The connection started with a simple “hello” between exhausted travelers on a midnight flight from Nairobi. It ended with big smiles, exchanging contact information, and the joy in knowing a five-year-old boy in rural Kenya received the medical treatment he needed.
In early 2016, Solomon Kishoyian, a five-year-old preschooler at The Kilgoris Project’s Nentekeny Preschool was diagnosed with a heart murmur caused by a hole in his heart. TKP’s Student Health Officer referred Solomon and his family to a well-respected regional hospital for further evaluation and treatment. (Read more about the first part of this story on TKP’s website.) Soon, the family began raising money (approximately $2,500 USD) and planning for the life-saving surgery.
Over the next year the surgery was delayed or rescheduled several times because of financial constraints and hospital and doctor scheduling. Thankfully, Solomon’s condition was serious, but not life-threating at the time, so the family had the time they needed to raise funds and find a hospital that could perform the surgery. During this uncertain time, the family was referred to M.P. Shah Hospital in Nairobi and the non-profit organization, MEAK (Medical and Educational Aid to Kenya.) They were able to schedule the surgery with visiting surgeons from MEAK who donate their time and talents, so that families in Kenya can receive the treatments they need at no cost.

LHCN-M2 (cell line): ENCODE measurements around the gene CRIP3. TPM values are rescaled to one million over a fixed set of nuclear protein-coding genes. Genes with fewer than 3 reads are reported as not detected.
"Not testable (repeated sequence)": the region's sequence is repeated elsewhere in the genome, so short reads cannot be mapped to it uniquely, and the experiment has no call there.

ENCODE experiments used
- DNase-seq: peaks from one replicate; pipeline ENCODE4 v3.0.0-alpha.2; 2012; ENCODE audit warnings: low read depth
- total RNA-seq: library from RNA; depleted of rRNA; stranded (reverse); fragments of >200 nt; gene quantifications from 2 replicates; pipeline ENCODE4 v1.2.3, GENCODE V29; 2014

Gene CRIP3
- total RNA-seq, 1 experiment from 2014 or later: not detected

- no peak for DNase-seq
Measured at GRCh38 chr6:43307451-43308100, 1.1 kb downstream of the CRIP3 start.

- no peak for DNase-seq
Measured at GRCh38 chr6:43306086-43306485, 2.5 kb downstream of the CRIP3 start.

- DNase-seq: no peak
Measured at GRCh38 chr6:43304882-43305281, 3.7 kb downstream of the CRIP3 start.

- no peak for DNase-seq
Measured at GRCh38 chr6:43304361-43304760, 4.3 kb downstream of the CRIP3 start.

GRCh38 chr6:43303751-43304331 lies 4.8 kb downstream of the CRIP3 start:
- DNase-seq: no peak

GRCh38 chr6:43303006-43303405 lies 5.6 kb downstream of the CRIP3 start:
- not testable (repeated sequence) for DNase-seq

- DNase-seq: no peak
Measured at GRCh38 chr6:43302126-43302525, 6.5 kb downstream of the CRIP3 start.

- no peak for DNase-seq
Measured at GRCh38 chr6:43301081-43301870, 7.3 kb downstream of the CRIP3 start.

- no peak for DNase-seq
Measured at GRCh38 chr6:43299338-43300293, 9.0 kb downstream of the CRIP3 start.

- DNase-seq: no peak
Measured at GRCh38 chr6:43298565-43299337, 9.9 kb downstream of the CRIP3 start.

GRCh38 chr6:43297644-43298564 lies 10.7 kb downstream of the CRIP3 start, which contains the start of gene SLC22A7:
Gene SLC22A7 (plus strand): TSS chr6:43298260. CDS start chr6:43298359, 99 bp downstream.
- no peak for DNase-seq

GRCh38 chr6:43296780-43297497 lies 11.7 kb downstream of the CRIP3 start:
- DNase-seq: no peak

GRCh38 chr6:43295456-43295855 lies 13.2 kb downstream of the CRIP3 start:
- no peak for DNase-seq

Solomon and his family traveled to Nairobi in January 2017, and a group of doctors from MEAK successfully corrected the hole in his heart valve. His strong body and resilient heart rested and recovered for a few days in Nairobi, while the doctors from MEAK continued their two-week trip and round-the-clock procedures for families in need.
Solomon’s story, TKP and MEAK intersected again, this time on a late-night flight from Nairobi to London. Vera Thompson, TKP’s Director of Student Health and Christine Hartter, TKP’s Director of Communications were headed back to the U.S. from Kilgoris and Dr. James Wong, a Pediatric Cardiologist from MEAK was headed home to London. A quick hello and exchange soon revealed that Dr. Wong had been part of the team who operated on a young boy named Solomon from rural Kenya. A few details later, the group connected the fact that the patient named Solomon was the student from TKP’s Nentekeny Preschool!